While most fantasy baseball owners probably give little thought to real-life defense, if they even consider it an important part of the game at all, good for the Texas Rangers. Defense indeed matters quite a bit, and Adrian Beltre is surely one of the best in baseball at manning the third base spot. For this reason, as well as Beltre's offensive numbers from 2010, the Rangers have signed him to a six-year contract worth nearly $100 million, even though Michael Young has been their third baseman for years and remains productive.
Beltre is one of the preeminent fielders in baseball, and is also coming off arguably the second-best season of his career. His addition -- and Young's subtraction as a below-average third baseman -- makes the Rangers a better team and helps the pitchers (notably ground-ballers Tommy Hunter and Brandon Webb), even if everyone tries to figure out how this affects Young. Hey, don't cry for him. Young has changed positions twice prior and his offensive numbers remained excellent. He'll likely remain a Texas Ranger and entrenched in the No. 2 spot in the lineup, where he can help fantasy owners in batting average, power and score plenty of runs ahead of Josh Hamilton and now, Beltre. Young might be solely a designated hitter for 2012 fantasy leagues, but we've got awhile to worry about that. He also has experience at three infield positions, could probably easily learn the fourth (first base), so don't dismiss him in keeper leagues yet. Couldn't you just see him getting in 20 games at second base?
As for Beltre, he was fantasy's No. 3 third baseman in 2010, a statistical monster despite being a somewhat forgotten on draft day, ending up just behind Jose Bautista (more power) and David Wright (stolen bases), and 21st overall. That's an awesome season, the second-best of Beltre's longer-than-you-think career. He's only 31, despite playing 13 seasons. In 2004 Beltre smacked 48 home runs, batted in 121 runs and hit .334 for the Los Angeles Dodgers, then cashed in on a monstrous contract with the Seattle Mariners. While Beltre never duplicated that season in Seattle, it's a mistake to say he didn't matter for fantasy owners. He did hit 25 home runs three times for the Mariners before moving on to the Red Sox. Perhaps expectations were too high.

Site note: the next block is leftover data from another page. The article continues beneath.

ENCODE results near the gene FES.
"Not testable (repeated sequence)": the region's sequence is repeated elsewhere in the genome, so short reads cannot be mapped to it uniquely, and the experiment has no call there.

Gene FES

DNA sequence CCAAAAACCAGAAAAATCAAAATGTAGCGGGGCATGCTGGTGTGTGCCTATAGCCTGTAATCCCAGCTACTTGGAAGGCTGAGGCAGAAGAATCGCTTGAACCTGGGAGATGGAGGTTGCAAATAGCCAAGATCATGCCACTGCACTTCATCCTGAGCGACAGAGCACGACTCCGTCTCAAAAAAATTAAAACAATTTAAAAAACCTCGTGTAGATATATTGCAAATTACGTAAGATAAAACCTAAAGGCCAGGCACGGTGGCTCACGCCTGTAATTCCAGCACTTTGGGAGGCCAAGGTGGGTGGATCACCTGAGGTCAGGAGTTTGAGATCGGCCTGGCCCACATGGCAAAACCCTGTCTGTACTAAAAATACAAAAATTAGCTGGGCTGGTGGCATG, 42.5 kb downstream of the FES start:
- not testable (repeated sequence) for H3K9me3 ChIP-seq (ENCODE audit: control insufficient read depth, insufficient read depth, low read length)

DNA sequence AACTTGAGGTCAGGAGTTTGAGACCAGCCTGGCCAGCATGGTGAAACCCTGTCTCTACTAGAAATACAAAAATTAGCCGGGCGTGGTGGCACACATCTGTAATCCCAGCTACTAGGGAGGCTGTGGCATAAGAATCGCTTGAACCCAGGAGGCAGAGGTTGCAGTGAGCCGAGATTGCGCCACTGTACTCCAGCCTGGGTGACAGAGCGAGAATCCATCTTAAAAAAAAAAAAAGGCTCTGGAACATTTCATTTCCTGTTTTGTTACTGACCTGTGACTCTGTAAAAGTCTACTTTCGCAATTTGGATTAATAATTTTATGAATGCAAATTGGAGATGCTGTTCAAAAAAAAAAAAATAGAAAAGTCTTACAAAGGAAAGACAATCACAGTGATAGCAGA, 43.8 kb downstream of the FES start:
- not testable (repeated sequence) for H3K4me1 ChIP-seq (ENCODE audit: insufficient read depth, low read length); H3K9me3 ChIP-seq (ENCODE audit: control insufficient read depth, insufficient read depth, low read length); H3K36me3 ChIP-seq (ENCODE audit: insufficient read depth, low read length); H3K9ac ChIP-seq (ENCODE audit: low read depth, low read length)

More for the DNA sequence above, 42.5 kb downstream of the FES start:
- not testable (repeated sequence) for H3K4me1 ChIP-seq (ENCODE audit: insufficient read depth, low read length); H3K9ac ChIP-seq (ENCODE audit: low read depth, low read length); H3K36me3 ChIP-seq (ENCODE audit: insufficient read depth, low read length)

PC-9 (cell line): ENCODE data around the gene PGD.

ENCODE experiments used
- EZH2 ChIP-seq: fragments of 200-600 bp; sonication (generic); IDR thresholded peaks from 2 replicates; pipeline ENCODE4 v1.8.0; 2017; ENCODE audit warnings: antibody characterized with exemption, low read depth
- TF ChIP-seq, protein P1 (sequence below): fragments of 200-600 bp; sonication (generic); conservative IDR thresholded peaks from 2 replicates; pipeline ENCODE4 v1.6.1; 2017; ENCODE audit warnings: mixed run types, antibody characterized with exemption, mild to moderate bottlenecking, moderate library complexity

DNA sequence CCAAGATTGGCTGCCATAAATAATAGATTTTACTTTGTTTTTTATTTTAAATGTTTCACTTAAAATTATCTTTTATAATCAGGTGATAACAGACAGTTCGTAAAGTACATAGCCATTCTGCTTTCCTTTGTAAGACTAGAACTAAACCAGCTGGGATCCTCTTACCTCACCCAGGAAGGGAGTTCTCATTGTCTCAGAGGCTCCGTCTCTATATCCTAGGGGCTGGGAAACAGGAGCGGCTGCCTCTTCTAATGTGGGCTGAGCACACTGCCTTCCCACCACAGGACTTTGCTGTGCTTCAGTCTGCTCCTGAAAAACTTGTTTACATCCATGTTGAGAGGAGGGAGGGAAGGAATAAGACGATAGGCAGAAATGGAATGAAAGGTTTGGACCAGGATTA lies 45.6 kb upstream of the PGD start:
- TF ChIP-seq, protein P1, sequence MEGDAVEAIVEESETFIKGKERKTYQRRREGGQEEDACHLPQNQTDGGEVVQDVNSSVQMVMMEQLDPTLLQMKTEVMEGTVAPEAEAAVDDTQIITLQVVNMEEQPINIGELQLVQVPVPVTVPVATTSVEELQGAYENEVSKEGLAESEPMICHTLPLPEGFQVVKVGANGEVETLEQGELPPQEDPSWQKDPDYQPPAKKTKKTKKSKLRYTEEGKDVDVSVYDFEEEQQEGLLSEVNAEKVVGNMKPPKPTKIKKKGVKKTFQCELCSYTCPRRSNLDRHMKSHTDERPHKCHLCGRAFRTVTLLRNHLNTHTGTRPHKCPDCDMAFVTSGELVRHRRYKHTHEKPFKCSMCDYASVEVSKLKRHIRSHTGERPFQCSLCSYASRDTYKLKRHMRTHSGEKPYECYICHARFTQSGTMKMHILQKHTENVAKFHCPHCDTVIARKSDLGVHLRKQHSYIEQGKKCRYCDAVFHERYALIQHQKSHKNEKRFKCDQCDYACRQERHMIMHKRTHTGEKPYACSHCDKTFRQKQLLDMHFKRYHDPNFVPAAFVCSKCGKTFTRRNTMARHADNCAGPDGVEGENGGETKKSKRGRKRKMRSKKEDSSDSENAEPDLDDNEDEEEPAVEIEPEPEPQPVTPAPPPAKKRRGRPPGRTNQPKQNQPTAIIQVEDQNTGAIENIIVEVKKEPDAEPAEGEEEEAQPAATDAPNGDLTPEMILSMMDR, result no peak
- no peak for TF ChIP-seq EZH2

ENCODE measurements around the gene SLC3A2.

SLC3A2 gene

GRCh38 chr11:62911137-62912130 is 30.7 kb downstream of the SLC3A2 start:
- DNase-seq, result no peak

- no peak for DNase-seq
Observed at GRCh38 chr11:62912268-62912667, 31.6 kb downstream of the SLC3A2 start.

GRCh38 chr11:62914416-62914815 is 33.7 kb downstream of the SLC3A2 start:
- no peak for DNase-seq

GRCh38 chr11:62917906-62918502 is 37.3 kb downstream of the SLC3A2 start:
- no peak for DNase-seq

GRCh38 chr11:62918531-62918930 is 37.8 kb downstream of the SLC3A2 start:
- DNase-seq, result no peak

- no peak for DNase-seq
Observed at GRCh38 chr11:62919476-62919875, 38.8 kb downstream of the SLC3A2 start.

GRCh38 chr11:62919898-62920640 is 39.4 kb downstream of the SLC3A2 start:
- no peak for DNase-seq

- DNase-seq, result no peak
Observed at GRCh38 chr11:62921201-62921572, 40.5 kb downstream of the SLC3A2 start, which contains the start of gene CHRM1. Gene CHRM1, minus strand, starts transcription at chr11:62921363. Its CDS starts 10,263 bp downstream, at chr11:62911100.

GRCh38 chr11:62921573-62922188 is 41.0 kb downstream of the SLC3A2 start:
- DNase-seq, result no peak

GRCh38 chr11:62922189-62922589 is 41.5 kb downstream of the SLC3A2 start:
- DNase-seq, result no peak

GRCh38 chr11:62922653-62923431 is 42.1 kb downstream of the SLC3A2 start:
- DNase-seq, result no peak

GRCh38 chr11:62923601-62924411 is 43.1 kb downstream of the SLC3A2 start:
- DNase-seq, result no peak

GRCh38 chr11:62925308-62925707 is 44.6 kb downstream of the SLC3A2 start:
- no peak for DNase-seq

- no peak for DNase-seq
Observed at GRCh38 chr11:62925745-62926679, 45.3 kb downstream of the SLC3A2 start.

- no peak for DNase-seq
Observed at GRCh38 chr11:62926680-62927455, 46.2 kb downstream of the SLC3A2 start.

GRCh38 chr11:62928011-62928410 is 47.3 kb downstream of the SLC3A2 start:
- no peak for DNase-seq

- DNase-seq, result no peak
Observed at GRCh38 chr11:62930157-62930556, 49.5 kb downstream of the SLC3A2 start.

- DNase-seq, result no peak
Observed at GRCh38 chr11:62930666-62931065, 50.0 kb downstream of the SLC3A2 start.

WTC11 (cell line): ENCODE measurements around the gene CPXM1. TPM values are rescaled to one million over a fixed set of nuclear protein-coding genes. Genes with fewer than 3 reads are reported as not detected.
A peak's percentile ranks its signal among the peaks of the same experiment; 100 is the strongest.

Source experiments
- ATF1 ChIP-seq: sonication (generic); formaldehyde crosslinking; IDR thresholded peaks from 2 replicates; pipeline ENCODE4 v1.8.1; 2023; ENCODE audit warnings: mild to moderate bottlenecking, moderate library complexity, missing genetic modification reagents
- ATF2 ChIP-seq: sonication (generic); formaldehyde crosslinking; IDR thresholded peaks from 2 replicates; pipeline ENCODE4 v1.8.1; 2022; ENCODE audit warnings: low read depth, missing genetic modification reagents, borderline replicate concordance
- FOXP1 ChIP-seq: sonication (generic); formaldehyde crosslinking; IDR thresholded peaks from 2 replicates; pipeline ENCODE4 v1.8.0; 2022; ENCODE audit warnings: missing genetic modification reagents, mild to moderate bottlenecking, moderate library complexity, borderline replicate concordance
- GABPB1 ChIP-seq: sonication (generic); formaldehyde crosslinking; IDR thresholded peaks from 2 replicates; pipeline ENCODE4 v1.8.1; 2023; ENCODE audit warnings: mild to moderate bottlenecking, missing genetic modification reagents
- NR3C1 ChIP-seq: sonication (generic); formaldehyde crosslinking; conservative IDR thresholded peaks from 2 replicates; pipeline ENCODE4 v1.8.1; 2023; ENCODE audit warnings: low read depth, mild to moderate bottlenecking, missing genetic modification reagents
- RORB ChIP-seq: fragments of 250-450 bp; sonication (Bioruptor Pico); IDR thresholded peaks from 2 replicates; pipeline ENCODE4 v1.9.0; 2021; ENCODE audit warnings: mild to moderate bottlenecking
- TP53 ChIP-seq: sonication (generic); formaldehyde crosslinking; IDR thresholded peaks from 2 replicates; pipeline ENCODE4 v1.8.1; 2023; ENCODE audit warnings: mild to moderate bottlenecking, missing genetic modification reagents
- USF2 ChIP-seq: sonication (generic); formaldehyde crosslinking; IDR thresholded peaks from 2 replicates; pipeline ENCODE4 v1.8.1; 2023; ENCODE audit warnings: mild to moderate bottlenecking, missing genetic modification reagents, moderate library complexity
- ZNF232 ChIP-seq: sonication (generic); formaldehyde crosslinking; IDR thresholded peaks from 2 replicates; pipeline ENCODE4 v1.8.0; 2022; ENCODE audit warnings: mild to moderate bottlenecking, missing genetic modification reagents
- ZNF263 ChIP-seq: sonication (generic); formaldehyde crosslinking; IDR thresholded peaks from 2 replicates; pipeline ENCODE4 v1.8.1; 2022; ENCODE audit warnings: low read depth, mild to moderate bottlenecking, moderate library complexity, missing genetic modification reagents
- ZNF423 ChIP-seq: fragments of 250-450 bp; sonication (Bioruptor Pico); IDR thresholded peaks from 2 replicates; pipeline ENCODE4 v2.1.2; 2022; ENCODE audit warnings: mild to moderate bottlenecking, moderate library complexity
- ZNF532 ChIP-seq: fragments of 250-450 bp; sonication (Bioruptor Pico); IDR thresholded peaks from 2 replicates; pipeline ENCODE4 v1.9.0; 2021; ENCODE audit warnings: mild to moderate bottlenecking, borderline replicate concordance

I think fantasy expectations might be somewhat muted in comparison to his last monster season. However, I don't buy into the theory that the last time Beltre went nuts in a free agent season and turned his timing into much financial success his effort or motivation dropped off as a Mariner. If anything, he enters a situation he should thrive in, playing half his games in a terrific home ballpark for hitters, probably inheriting the Vladimir Guerrero clean-up spot in the lineup protecting MVP Hamilton. (Remember, Young will likely be the primary DH now, so goodbye to Guerrero, officially). Beltre is a career .306 hitter with power at the Ballpark in Arlington, but he would have hit for the Angels or any other team that signed him. Frankly, I see him actually raising his power production in 2011, not to 2004 levels, but a bit better than 2010. This remains someone to invest in.
Beltre was the No. 13 third baseman off the board in 2010 ESPN average live drafts, a few spots after his new teammate Young, but Beltre's 2011 performance will move him way up. Colleague Tristan H. Cockcroft ranked Beltre No. 63 overall and sixth at third base in his latest top 250. I was pretty much on par with that before the signing, but feel like this news moves Beltre well into the top 50 overall, and should vault him over, or at least on par with, Alex Rodriguez and Ryan Zimmerman. Yes, surely I recall the disappointing Beltre seasons, and not everyone simply crushes the ball with the Rangers, but this seems like a can't-miss to me.
In fact, the only third basemen I would clearly draft over Beltre now are Evan Longoria and the Mets' Wright. Consider Rodriguez hit .270 with 30 home runs and 125 RBIs, and he's older and I don't believe as durable as Beltre. He's also not likely to steal enough bases to matter in future seasons, removing a key cog in his fantasy value. In 2008 A-Rod hit 30 home runs with 100 RBIs in 124 games, while batting .286. Do we expect 40 home runs? A .300 batting average? Why can't Beltre hit .300 with close to 35 home runs and 110 RBIs? Well, he can in this new situation. And the best Zimmerman has done in five seasons is .292-33-106. Rodriguez, based on the past, is likely to come overrated, as well as Zimmerman based on potential upside we still have yet to fully see, but Beltre seems to be in his prime and a far better value to me. I'd take him in the fourth round, perhaps even better than that.